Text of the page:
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02/01/07 6:58 PM ET

Myers given three-year extension

New deal avoids arbitration, will pay righty $25.75 million

PHILADELPHIA -- Brett Myers became the fourth Phillie to avoid the often messy arbitration process, when he agreed on Thursday to a three-year, $25.75 million extension.

The deal covers his final two arbitration years and delays free agency until after the 2009 season. He avoided a hearing last season by agreeing to a one-year, $3.3 million pact. This new pact carries an average annual salary of $8.58 million, though he could earn more with incentives.

"It's important because he's part of our core," assistant general manager Ruben Amaro Jr. said. "He's one of those guys we developed, and pitching is so valuable at this stage."

"I've grown up in this organization and this is where I want to stay," said Myers, a first-round draft pick in 1999. "I love pitching in Philadelphia, I love the ballpark, I love the fans and having Charlie as the manager and guys like Chase Utley around for the next few years was a big part of my decision."

Myers also loves being part of what is arguably the NL's deepest starting rotation. He'll slot in behind Freddy Garcia, and ahead of Cole Hamels, Jamie Moyer and Adam Eaton.

"I couldn't imagine myself playing for another organization or with another group of guys," Myers said. "It would probably be a culture shock."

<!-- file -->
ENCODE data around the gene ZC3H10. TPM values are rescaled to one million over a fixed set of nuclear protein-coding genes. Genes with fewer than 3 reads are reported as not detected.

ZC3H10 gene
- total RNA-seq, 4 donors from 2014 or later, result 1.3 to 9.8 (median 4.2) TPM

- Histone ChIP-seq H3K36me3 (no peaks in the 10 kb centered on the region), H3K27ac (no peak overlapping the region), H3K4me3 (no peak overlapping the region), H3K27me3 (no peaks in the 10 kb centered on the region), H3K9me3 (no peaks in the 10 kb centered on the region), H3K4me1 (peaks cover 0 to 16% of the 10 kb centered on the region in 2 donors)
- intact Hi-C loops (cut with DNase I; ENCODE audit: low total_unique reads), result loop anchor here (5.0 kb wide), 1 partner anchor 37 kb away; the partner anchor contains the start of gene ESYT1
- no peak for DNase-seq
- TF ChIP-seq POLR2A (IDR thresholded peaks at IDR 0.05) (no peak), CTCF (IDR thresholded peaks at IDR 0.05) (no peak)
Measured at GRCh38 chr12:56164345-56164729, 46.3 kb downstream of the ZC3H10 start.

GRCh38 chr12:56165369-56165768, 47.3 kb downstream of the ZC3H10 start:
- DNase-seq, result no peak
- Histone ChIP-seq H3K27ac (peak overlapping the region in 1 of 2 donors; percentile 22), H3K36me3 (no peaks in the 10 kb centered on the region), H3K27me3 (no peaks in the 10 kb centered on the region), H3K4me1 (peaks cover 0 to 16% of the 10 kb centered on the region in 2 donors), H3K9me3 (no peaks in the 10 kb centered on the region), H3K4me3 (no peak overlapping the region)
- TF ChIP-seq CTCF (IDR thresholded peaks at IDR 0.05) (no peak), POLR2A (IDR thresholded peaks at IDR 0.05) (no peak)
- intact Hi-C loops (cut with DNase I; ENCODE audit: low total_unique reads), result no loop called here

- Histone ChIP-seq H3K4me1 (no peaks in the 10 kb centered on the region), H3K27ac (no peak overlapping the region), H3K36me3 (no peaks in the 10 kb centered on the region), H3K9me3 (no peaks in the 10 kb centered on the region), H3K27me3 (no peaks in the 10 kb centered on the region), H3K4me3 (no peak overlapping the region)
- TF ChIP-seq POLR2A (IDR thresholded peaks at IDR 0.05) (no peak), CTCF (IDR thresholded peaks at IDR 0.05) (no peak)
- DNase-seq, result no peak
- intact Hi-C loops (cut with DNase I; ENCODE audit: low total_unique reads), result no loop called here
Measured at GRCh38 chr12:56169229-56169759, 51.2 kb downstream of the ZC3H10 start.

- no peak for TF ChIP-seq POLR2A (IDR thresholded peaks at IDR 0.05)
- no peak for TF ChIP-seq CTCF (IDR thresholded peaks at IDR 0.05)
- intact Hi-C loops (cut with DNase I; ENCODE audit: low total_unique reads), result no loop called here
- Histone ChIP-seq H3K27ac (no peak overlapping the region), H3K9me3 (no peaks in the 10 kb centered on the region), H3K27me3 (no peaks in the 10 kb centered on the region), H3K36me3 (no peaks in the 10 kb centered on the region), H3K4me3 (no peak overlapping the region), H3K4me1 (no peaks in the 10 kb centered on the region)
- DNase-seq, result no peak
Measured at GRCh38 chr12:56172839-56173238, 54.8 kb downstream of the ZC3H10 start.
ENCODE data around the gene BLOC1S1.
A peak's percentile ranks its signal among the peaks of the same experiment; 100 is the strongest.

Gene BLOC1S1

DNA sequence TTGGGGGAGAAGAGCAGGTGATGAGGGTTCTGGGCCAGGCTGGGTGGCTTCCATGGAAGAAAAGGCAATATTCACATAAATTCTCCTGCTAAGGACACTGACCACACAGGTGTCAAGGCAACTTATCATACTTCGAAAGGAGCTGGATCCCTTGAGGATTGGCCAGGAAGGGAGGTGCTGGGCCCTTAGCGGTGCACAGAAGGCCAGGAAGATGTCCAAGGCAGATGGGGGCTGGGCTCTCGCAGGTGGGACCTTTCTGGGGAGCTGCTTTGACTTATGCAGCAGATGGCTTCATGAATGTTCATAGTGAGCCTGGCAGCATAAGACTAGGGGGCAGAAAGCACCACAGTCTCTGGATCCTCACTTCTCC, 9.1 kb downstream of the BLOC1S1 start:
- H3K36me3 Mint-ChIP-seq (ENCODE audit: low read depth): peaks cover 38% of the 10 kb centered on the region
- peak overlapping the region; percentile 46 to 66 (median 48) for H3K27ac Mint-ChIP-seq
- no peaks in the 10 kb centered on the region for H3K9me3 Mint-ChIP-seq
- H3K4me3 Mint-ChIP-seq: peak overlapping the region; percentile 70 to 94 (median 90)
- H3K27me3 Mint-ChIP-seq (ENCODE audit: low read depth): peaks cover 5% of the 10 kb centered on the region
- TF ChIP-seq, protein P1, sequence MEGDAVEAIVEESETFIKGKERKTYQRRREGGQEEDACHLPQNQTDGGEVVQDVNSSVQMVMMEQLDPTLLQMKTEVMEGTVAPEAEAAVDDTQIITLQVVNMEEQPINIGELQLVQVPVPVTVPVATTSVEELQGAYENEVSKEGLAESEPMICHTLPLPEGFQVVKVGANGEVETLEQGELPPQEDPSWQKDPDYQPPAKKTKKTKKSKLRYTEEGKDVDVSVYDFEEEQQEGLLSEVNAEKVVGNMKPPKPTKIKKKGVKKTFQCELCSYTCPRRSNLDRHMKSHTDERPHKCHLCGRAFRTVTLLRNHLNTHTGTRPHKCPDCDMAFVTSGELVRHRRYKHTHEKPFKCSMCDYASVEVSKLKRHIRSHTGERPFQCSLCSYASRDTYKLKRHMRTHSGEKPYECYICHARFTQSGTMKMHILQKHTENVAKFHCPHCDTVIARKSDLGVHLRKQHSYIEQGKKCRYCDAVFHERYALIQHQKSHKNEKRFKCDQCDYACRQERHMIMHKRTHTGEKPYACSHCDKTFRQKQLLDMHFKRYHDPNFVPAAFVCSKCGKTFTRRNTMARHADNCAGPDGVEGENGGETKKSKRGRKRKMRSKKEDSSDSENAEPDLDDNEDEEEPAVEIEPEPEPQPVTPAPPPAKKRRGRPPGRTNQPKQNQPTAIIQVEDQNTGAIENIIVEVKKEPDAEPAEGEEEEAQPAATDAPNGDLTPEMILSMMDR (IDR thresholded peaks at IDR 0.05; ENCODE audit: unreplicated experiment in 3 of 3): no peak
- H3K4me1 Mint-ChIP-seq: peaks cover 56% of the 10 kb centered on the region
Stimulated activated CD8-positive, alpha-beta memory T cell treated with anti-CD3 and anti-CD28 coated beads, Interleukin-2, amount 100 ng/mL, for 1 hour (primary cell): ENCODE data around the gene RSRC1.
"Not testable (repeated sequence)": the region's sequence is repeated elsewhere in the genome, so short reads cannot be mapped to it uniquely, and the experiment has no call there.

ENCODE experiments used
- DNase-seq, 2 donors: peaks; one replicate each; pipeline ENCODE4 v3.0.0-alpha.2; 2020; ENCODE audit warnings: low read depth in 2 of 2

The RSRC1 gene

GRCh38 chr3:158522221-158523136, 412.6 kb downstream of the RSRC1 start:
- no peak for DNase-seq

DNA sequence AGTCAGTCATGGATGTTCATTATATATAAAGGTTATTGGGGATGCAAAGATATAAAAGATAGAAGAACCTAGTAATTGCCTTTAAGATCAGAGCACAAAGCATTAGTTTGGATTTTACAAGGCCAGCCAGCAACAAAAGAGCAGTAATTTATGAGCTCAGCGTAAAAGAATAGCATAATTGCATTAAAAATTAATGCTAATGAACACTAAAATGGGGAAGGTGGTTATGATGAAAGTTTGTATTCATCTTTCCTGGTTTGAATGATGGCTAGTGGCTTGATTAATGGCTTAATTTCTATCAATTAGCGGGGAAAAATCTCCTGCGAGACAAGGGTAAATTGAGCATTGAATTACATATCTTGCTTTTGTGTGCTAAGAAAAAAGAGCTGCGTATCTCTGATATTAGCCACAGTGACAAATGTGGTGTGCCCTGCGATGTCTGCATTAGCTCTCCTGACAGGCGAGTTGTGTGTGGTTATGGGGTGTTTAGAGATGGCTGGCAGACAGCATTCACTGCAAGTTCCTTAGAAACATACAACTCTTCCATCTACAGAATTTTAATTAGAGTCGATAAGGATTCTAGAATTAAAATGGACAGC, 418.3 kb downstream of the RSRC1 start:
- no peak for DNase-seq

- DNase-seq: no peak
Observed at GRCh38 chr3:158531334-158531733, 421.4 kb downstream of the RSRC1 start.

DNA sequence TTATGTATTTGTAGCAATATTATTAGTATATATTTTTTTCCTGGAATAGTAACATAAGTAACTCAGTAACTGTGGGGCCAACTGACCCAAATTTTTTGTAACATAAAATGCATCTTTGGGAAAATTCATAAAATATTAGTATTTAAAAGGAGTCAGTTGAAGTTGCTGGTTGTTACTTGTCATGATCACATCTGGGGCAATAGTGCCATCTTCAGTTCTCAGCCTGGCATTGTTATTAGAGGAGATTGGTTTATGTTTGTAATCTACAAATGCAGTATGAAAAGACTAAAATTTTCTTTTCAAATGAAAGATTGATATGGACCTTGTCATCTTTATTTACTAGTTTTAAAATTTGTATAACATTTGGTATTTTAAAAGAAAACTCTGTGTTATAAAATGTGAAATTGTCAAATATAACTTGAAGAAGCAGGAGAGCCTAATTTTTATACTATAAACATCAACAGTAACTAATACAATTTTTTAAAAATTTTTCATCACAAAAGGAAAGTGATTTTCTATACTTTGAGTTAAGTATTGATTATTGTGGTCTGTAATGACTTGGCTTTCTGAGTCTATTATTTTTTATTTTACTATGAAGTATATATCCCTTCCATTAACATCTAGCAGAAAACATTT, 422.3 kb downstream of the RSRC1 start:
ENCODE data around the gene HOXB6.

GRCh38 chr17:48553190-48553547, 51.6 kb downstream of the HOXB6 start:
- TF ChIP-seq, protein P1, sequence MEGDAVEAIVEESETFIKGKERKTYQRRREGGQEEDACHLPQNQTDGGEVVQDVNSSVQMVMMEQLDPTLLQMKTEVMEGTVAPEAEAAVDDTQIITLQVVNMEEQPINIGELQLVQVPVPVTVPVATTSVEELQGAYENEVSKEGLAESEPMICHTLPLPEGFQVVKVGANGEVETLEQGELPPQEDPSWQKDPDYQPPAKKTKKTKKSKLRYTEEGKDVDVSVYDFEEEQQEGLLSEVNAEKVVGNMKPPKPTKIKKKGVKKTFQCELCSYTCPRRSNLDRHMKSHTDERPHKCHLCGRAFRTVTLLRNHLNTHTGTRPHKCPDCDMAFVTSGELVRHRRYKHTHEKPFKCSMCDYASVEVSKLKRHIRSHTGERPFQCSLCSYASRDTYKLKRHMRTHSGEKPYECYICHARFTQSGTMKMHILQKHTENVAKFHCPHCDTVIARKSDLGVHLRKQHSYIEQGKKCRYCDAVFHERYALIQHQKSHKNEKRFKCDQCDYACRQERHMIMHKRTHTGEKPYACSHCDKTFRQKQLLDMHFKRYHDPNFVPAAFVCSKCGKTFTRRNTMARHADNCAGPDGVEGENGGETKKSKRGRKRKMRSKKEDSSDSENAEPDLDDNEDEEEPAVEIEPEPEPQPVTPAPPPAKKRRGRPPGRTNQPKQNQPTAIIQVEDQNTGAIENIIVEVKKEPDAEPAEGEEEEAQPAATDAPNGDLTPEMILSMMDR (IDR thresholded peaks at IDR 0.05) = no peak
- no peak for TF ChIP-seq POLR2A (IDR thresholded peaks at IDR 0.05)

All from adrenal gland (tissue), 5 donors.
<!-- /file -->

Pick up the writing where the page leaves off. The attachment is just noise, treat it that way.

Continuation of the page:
Myers, 26, went 12-7 with a 3.91 ERA in 31 starts, leading the pitching staff in wins, ERA, starts, innings, strikeouts, winning percentage and opponents' batting average. He finished fifth in the NL in strikeouts with 189, compiling an NL-leading 107 in the second half of the season.

"We're very pleased to have gotten this deal done with Brett, who is arguably one of the premier pitchers in the National League," Amaro said. "He's a proven top-of-the-rotation starter."

In an era where free-agent pitchers Gil Meche, Ted Lilly and Jason Marquis can earn at least $10 million per season, Myers is viewed as a bargain. Granted, his status as a second-year arbitration-eligible player doesn't carry the leverage of an unrestricted free agent, but Myers had hoped for some security.

The Phillies, meanwhile, didn't want to go more than three years.

"There are deals out there that are longer for younger pitchers who have been healthy (like Myers)," Amaro said. "A three-year deal was very valuable for us."

Righthander Geoff Geary is now the Phillies' lone arbitration-eligible player. If no agreement is reached, his hearing is scheduled for Feb. 19. The Phillies haven't lost an arbitration case and haven't gone since beating Travis Lee in 2001.

Myers was the 12th overall pick in 1999, and made his Major League debut in 2002. He has a career record of 54-40 with a 4.34 ERA. He's one of three starters in the rotation to have been drafted by the Phillies in the first round, along with Eaton (1996) and Hamels (2002).

Ken Mandel is a reporter for MLB.com. This story was not subject to the approval of Major League Baseball or its clubs.